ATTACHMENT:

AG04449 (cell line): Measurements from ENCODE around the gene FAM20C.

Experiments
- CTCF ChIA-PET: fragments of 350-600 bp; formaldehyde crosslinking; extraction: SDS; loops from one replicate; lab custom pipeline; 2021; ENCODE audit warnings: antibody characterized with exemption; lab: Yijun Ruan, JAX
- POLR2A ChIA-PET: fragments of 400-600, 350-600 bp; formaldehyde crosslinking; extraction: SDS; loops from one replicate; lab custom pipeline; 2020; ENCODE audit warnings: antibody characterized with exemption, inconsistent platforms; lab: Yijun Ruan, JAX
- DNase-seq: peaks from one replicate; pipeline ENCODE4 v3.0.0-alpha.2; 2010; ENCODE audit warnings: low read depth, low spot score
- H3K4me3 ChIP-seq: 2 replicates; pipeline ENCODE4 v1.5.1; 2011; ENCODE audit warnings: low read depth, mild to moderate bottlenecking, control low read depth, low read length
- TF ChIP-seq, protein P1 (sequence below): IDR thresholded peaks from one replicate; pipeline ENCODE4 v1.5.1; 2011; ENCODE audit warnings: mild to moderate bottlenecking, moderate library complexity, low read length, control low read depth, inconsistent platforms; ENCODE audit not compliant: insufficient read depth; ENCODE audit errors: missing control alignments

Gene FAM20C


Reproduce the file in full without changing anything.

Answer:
AG04449 (cell line): Measurements from ENCODE around the gene FAM20C.

Experiments
- CTCF ChIA-PET: fragments of 350-600 bp; formaldehyde crosslinking; extraction: SDS; loops from one replicate; lab custom pipeline; 2021; ENCODE audit warnings: antibody characterized with exemption; lab: Yijun Ruan, JAX
- POLR2A ChIA-PET: fragments of 400-600, 350-600 bp; formaldehyde crosslinking; extraction: SDS; loops from one replicate; lab custom pipeline; 2020; ENCODE audit warnings: antibody characterized with exemption, inconsistent platforms; lab: Yijun Ruan, JAX
- DNase-seq: peaks from one replicate; pipeline ENCODE4 v3.0.0-alpha.2; 2010; ENCODE audit warnings: low read depth, low spot score
- H3K4me3 ChIP-seq: 2 replicates; pipeline ENCODE4 v1.5.1; 2011; ENCODE audit warnings: low read depth, mild to moderate bottlenecking, control low read depth, low read length
- TF ChIP-seq, protein P1 (sequence below): IDR thresholded peaks from one replicate; pipeline ENCODE4 v1.5.1; 2011; ENCODE audit warnings: mild to moderate bottlenecking, moderate library complexity, low read length, control low read depth, inconsistent platforms; ENCODE audit not compliant: insufficient read depth; ENCODE audit errors: missing control alignments

Gene FAM20C